We live in a networked world. People are becoming more interdependent. Issues and problems ripple through webs of connections causing volatility, uncertainty, complexity, and ambiguity. To address these problems, we need a better understanding of the networks that form naturally within organizations as well as the networks that are formed strategically within and between organizations and communities.
Today’s organizational and societal challenges are too big to be addressed by heroic leaders alone. A more contemporary understanding of leadership as a shared process is needed.
Collective leadership occurs when mobilized masses achieve exponential results through their connections. If leaders, organizations, partnerships, cross-sector alliances, NGOs, community-based organizations, and grassroots movements are going to leverage the potential they have for impact, then they must understand the power of informal networks. Networks are the fundamental way in which we can see and measure how collectives are engaging in leadership.
We’ve seen a significant increase in demand for incorporating a network perspective into our leadership solutions for individual leaders, executive teams, and larger groups (such as departments, organizations, and communities).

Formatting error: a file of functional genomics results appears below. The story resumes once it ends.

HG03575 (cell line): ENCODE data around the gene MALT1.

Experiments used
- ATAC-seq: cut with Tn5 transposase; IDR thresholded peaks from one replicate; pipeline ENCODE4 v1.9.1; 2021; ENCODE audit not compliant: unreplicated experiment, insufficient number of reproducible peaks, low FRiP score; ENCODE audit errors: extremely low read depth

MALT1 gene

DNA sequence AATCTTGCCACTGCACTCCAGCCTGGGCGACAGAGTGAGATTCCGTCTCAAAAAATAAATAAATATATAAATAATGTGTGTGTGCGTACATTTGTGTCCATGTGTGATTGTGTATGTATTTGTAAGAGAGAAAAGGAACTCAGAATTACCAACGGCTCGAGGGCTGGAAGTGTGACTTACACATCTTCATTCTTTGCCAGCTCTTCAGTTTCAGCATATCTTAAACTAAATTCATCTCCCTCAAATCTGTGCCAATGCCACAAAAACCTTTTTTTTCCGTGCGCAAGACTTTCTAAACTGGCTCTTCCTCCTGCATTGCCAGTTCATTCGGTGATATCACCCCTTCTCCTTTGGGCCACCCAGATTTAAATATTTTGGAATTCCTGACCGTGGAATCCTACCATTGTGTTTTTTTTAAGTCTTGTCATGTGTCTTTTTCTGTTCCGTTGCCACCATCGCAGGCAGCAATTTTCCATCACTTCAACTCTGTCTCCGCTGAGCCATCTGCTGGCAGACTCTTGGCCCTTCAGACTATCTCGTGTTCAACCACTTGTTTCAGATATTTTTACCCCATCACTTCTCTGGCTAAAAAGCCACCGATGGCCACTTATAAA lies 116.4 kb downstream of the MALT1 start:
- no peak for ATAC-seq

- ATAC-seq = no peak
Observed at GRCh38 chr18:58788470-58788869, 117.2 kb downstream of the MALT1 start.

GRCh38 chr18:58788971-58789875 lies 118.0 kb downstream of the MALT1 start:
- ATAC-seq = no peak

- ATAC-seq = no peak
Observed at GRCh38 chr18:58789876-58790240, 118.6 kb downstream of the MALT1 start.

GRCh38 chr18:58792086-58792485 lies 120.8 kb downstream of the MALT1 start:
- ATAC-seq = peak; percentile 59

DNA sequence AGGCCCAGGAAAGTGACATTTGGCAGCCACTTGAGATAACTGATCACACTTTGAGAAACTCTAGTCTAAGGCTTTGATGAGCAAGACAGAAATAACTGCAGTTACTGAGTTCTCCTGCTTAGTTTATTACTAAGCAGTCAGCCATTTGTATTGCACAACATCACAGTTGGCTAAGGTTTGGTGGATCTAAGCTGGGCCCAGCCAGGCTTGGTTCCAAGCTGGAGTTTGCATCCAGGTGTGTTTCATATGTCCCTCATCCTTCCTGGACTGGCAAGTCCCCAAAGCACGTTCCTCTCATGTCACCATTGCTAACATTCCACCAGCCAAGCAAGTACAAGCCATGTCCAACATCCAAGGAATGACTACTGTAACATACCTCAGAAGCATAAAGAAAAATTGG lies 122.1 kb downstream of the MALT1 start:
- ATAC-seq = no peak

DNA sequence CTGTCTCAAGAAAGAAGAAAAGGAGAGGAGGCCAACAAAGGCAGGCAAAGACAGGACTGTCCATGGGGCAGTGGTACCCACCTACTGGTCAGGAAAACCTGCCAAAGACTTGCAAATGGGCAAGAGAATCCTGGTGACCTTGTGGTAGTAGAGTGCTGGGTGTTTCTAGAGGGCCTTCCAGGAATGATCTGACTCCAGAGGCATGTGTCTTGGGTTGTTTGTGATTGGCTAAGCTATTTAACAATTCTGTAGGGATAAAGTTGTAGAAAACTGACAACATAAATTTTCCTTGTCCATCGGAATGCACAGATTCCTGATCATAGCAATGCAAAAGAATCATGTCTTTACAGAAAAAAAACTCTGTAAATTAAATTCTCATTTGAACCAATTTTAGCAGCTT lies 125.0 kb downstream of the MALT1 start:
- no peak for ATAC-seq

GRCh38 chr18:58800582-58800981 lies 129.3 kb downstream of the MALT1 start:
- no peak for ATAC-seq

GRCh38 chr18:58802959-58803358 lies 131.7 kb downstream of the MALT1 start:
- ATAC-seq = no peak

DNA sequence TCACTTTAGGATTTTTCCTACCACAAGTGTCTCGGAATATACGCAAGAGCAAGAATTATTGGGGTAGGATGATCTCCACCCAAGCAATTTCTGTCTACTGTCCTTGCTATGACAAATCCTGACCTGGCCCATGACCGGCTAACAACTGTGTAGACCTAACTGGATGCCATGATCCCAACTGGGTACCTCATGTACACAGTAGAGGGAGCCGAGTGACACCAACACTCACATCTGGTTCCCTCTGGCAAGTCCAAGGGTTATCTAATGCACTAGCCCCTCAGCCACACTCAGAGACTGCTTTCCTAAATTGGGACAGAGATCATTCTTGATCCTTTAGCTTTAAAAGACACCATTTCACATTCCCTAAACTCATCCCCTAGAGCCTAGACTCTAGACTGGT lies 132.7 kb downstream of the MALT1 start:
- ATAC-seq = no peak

Many researchers and practitioners are working hard to understand how collectives — groups of people, teams, organizations, communities — can enhance their network perspective to build, manage, and leverage their network connections. But researchers often work in isolation. Their geographically dispersed, university-based labs act as barriers, reducing outward communication with other researchers and practitioners.
We believe that a greater sharing of research ideas and challenges is key to advancing a common understanding of solutions that are useful in practice. That’s why we worked with the University of Cincinnati to host the 2014 Thought Forum on Network Leadership and Leadership Networks, a 2-day event with 30 leading scholars working at the intersection of collective leadership and network science.
The conference was part of our ongoing commitment to advancing the understanding of leadership for the benefit of society worldwide and delivering both proven and cutting-edge solutions to our clients. Scholars traveled from around the globe to Greensboro, North Carolina, bringing diverse perspectives and knowledge from a variety of contexts and settings including corporate, government, military, intelligence, large and small community-based organizations, and social movements.
To learn more about what we found, download the full white paper below.
Additional Contributing Author:
Donna Chrobot-Mason, PhD, is an associate professor at the University of Cincinnati and also serves as the director for the university’s Center for Organizational Leadership. She is an organizational psychologist with expertise in leadership across differences and organizational initiatives designed to promote diversity and inclusion. Donna earned her PhD in Applied Psychology from the University of Georgia. She coauthored the book Boundary Spanning Leadership: Six Practices for Solving Problems, Driving Innovation, and Transforming Organizations in 2011. Donna also serves as an adjunct scholar and leadership consultant with CCL.Download White Paper